13th Annual Women in Business Symposium features top speakers, networking and more The 13th Annual Sheila McDonnell’s Women in Business Symposium will be held on Thursday, May 17, 13th Annual from 8 a.m. to 4 p.m. at the Del Mar Fairgrounds Activity May 17th, 2012 Center. 8 AM - 4 PM Del Mar Fairgrounds The event is a “motivational, educational, powerful, Activity Center Sharing the Power of spiritual, networking and shop ‘till you drop day for “A Leap of Faith” women!” Only event of its kind! MASTER OF 2 POWERFUL PROFESSIONAL The symposium will feature two powerful professional keynote speakers: Colette Carlson, humorous speaker, author and human behavior expert, and Eileen McDargh, “Radical Resilience Staying Rightside Up in an Upside Down World!” world -renowned speaker. Author Mimi Donaldson will be Master of Ceremonies. The day also includes 10 exciting roundtable discussions and 65 exhibitors. Early registration is only $95, which includes lunch. Register for 10 and receive a discount. Exhibitor opportunities available to market your business. Call Pamala McCain at 858342-4200 or visit the symposium’s website to register at www.WIBSymposium.com g tertainin ely, En and Fun, Livsentations s Pre ble Roundta
Networking and Connections
Exhibits and Shopping
2 Fabulous Speakers! 10 Exciting Roundtables 65 Exhibitors! 1 Incredible Day!
May 10, 2012
SB resident’s life experiences provide mental ‘mini breaks’ in new book
La Jolla Cultural Partners
BY KELLEY CARLSON When author Patricia Van Gorder penned her new book, “Views from the Water’s Edge,” she was flowing with inspiration. The Solana Beach resident, who had been writing devotionals for Stonecroft Ministries, wanted to leave a legacy for her children and grandchildren. She also had a desire to create mental “mini breaks” for people in the chaos of the day, influenced by the peace she found through God and the beauty of water. The 436-page “Views from the Water’s Edge” was released March 27, and contains 365 uplifting, short, daily devotions that relate to Scripture. Van Gorder reflects on lessons such as broken relationships, financial crises and patience while tying in her own life experiences. The author has much to draw from over the years. She was born in North Dakota — the third oldest of 10 children — and moved to Colorado at age 9. Van Gorder raised
her own family there, and in journalism and comfound time to appreciate pleted two years of the the mountain streams and program. lakes, and the canIn 2001, yons’ rivers. Van Gorder was During a trip given the opporto visit her daughtunity to pen ters in Southern devotionals for California about Stonecroft Min23 years ago, she istries, a nondefell in love with nominational, Solana Beach and Christian-based the ocean. organization for “I always women that she wanted to live in has been inPatricia Van California by the volved with for Gorder water,” Van 40 years. AcGorder said. cording to Van Gorder, the So she and her husnearly 75-year-old nonband, Larry, moved to the profit has eight outreach coastal city, where these groups in San Diego Coundays they can often be ty. found walking on the Writing the devotionbeach or gazing at sunsets als energized the author, over the Pacific. and seven years ago she While still in Coloradecided to compile some do, Van Gorder began deof her works into a book. veloping her writing skills. However, Van Gorder “I started thinking aspired to include enough that I’d like to do somepassages to provide daily thing different,” said Van inspiration, and chalGorder, who was in her lenged herself with the 40s at the time she entask. rolled at Colorado State The course of the proUniversity in Fort Collins. cess was rocky at times, as “I’ve always had a desire to Van Gorder occasionally write.” became discouraged, but She pursued a degree she never gave up in her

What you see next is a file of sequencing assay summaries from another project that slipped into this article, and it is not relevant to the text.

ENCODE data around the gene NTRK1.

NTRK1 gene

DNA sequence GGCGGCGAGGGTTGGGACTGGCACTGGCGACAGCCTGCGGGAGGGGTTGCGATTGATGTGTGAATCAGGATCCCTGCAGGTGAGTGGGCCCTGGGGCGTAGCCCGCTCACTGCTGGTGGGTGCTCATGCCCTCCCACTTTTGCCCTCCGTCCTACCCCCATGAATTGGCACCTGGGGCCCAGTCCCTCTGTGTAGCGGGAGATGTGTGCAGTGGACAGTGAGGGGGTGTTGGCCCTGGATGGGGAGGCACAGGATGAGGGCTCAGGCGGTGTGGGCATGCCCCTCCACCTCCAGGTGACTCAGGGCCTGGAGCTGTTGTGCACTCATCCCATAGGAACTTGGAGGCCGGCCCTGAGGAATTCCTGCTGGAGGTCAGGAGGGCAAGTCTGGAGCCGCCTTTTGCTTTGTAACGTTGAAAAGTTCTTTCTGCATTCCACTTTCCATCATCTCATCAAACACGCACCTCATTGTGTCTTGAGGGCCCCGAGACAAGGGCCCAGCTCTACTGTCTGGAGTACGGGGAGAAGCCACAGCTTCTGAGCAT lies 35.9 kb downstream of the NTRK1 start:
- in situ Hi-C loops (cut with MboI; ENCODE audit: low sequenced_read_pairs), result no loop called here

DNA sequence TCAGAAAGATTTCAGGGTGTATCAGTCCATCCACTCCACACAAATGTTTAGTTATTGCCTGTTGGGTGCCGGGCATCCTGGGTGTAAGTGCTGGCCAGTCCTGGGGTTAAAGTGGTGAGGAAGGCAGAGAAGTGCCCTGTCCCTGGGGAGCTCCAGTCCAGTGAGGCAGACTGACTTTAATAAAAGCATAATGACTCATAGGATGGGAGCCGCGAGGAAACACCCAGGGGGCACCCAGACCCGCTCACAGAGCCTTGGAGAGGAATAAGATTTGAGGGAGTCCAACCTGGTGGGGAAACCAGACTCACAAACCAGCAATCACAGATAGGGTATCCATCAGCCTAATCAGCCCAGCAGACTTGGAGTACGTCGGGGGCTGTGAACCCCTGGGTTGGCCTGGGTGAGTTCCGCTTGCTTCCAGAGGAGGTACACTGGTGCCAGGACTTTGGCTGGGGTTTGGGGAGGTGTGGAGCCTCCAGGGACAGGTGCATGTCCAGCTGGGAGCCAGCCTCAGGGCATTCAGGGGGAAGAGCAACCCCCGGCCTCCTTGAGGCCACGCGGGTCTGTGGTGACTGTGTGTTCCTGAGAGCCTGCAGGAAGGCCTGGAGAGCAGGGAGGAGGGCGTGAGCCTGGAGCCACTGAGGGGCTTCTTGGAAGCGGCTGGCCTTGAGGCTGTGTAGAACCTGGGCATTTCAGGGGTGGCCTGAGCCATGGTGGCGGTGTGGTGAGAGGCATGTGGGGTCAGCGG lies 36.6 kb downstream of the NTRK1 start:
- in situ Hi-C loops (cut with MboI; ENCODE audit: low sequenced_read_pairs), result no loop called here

belief that she could meet her goal. Early last year, Van Gorder completed the manuscript. “(Each devotional is) a snack instead of a fullcourse meal,” she said. “I’d say it’s food for thought.” Van Gorder submitted the manuscript to Tate Publishing, and immediately received a positive response, much to her delight. She selected a cover that featured stones that could be from any number of water sources, such as a riverbed, lake or mountain stream, noting that not everyone could relate to the ocean. For the final touches, Van Gorder traveled to Oklahoma to record an audio of “Views from the Water’s Edge,” which is a free download with the book’s purchase. The paperback publication is now available for $22.99 through www.tatepublishing.com/bookstore, barnesandnoble.com and amazon.com. In addition, Van Gorder will be selling the book during a brunch